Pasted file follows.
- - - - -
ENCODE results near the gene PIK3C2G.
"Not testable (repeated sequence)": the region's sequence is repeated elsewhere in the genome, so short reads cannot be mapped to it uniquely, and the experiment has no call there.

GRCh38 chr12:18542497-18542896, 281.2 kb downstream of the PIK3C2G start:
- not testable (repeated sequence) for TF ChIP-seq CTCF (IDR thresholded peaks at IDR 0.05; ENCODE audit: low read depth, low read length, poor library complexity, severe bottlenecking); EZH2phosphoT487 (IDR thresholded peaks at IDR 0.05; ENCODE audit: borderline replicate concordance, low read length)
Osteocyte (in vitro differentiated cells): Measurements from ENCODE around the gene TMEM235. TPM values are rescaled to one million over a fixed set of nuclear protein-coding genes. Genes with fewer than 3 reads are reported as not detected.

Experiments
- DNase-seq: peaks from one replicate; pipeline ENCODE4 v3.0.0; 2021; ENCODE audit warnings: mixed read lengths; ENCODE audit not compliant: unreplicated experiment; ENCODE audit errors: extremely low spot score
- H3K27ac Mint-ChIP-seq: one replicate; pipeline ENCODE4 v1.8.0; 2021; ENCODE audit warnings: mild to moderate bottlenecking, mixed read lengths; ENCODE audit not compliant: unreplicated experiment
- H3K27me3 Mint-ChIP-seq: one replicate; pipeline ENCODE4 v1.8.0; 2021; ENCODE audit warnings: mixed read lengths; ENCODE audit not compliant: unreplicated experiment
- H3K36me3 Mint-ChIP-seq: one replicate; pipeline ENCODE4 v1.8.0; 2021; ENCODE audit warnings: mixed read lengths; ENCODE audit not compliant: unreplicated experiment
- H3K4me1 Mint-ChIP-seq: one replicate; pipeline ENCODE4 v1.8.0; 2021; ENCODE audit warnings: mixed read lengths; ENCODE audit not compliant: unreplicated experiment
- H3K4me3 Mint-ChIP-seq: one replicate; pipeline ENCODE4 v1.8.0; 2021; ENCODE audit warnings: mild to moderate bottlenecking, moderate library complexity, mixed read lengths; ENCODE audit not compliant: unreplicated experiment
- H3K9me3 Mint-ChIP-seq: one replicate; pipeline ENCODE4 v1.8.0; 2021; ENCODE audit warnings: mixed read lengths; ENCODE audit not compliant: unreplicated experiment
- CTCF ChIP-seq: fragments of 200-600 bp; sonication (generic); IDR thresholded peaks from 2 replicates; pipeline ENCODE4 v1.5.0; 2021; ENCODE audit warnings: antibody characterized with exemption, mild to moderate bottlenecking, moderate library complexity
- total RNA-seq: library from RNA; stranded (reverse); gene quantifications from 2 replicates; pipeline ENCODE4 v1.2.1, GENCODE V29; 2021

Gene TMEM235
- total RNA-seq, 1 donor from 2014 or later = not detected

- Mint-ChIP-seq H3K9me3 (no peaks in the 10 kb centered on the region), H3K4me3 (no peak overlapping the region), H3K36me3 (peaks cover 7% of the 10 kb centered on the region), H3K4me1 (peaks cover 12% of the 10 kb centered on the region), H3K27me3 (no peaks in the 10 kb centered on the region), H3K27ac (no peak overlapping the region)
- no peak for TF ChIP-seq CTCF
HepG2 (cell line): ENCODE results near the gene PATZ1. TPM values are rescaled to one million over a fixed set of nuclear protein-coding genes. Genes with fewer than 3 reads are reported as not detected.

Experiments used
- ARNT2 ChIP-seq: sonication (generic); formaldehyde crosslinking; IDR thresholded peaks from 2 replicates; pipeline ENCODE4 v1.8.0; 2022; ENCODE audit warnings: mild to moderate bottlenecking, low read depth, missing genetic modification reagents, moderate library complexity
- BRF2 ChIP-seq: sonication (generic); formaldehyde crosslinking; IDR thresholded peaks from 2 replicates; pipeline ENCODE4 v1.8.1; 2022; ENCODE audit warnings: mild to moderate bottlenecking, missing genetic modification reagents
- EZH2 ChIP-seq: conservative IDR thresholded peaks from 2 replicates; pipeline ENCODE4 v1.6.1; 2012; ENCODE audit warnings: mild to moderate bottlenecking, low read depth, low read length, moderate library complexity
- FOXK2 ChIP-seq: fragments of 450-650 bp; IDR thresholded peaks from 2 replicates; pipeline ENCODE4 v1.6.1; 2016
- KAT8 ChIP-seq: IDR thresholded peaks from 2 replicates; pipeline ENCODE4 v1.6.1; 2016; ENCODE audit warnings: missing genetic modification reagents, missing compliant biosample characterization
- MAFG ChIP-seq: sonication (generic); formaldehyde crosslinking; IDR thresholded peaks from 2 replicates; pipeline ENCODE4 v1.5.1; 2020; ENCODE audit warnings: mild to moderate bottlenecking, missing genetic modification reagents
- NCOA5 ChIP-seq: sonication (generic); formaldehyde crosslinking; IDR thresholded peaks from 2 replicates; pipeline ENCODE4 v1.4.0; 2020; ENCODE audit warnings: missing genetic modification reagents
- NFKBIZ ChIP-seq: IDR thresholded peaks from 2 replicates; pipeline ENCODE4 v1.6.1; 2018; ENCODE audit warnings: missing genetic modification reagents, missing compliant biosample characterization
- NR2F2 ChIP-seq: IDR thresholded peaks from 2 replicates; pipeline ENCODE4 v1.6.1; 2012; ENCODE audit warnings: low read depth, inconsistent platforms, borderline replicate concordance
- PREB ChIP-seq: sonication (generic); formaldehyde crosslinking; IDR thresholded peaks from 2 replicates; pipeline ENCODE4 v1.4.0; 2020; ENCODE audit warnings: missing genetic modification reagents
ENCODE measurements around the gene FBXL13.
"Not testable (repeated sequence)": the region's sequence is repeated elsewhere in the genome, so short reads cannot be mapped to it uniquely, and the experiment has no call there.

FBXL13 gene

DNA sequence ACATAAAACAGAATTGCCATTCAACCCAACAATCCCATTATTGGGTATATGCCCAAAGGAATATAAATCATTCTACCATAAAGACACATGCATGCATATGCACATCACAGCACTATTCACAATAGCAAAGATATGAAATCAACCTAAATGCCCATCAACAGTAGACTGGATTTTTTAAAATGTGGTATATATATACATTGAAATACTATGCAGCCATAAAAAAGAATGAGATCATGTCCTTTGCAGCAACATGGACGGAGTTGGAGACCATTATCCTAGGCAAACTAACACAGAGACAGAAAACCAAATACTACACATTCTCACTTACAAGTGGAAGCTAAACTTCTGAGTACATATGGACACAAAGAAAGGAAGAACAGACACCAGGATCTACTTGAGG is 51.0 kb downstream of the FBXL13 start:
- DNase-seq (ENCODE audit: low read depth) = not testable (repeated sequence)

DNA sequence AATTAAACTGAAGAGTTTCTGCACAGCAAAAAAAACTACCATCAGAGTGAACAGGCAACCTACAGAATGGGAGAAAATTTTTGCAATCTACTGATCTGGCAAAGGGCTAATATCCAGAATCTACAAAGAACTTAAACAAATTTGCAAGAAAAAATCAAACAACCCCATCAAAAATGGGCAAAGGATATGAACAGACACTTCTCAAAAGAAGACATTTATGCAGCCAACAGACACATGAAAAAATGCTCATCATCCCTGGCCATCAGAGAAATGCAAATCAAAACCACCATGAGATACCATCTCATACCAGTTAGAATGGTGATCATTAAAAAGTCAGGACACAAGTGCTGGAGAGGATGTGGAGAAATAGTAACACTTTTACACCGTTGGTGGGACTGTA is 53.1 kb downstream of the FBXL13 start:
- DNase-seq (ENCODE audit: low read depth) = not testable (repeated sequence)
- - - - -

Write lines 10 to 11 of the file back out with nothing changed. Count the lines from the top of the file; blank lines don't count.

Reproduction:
- H3K36me3 Mint-ChIP-seq: one replicate; pipeline ENCODE4 v1.8.0; 2021; ENCODE audit warnings: mixed read lengths; ENCODE audit not compliant: unreplicated experiment
- H3K4me1 Mint-ChIP-seq: one replicate; pipeline ENCODE4 v1.8.0; 2021; ENCODE audit warnings: mixed read lengths; ENCODE audit not compliant: unreplicated experiment